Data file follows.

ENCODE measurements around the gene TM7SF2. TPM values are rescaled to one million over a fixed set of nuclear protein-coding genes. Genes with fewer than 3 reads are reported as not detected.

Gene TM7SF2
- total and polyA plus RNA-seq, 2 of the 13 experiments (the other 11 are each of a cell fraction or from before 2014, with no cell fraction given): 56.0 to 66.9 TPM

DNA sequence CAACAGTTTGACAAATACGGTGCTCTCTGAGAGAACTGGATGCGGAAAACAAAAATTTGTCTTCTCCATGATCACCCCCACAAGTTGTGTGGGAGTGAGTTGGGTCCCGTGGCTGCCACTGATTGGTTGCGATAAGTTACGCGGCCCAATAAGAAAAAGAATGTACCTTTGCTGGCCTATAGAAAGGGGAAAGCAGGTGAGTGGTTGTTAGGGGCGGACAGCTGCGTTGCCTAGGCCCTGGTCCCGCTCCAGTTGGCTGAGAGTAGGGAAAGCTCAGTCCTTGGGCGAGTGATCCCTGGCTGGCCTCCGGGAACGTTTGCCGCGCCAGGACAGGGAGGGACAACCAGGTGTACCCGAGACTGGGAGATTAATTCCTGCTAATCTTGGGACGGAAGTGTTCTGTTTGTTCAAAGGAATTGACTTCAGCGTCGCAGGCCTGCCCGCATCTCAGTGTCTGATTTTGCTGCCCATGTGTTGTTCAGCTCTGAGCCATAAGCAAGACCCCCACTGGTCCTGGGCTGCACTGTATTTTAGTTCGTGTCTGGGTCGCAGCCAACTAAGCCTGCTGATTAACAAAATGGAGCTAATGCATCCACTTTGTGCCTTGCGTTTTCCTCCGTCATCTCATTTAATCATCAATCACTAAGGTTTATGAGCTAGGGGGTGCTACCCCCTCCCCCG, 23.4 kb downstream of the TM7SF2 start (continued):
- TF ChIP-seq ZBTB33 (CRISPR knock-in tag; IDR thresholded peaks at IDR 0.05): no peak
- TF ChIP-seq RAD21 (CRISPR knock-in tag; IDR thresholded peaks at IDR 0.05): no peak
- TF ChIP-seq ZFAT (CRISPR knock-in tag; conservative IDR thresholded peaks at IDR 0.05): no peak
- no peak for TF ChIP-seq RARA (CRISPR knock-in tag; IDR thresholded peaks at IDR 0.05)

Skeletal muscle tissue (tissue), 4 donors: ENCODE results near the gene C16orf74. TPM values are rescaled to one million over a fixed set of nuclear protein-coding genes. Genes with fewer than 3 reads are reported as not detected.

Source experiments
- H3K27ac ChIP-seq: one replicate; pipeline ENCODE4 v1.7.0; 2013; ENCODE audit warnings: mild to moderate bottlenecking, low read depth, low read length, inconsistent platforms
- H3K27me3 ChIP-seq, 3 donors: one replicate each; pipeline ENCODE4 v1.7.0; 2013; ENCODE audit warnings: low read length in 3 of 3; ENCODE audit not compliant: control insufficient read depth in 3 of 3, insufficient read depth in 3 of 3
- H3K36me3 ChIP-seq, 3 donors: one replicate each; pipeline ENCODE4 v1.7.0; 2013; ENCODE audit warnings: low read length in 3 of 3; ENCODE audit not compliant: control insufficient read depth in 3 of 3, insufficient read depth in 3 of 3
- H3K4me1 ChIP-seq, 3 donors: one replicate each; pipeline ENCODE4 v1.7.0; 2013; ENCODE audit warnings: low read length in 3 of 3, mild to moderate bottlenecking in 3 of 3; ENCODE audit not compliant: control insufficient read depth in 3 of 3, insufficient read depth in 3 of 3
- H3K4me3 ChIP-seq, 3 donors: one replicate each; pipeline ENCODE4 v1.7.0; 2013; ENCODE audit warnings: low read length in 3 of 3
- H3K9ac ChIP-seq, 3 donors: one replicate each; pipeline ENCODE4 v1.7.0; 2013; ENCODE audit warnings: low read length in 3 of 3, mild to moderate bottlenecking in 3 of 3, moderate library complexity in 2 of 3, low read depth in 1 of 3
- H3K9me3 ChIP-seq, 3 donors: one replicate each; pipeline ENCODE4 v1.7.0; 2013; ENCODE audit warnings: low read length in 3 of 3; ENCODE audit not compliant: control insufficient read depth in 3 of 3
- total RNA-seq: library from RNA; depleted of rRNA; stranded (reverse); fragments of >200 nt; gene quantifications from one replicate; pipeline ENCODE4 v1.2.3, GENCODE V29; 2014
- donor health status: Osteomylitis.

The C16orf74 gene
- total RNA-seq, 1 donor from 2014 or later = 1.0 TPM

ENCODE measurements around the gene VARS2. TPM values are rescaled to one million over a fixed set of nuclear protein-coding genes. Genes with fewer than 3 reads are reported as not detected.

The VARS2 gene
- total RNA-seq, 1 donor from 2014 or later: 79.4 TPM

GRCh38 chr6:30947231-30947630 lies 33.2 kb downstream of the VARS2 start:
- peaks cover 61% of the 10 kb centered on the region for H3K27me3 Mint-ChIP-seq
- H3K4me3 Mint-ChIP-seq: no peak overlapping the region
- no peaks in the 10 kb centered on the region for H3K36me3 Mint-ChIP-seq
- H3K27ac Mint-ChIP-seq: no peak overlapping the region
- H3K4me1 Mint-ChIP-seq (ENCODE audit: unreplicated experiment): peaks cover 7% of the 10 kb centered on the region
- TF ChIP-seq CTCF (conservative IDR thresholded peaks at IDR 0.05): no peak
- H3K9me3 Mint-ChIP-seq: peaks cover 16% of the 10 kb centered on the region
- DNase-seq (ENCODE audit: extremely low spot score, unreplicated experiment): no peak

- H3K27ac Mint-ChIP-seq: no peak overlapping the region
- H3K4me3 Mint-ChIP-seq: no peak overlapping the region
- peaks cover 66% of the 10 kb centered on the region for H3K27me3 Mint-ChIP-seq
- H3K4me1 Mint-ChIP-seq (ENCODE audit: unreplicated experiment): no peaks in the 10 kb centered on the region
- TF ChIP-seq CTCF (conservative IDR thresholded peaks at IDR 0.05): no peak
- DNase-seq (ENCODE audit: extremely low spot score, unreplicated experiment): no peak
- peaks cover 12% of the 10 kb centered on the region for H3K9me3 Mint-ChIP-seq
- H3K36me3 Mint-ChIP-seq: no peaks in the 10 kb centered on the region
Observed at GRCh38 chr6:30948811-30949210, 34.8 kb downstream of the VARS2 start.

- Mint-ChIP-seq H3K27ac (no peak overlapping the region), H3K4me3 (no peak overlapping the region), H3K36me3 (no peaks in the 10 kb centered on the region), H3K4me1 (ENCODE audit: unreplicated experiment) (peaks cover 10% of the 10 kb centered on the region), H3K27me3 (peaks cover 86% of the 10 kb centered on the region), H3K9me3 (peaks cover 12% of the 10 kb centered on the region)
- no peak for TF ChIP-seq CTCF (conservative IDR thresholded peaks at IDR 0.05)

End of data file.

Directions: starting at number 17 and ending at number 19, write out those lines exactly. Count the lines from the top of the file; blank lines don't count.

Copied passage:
- H3K9me3 ChIP-seq, 3 donors: one replicate each; pipeline ENCODE4 v1.7.0; 2013; ENCODE audit warnings: low read length in 3 of 3; ENCODE audit not compliant: control insufficient read depth in 3 of 3
- total RNA-seq: library from RNA; depleted of rRNA; stranded (reverse); fragments of >200 nt; gene quantifications from one replicate; pipeline ENCODE4 v1.2.3, GENCODE V29; 2014
- donor health status: Osteomylitis.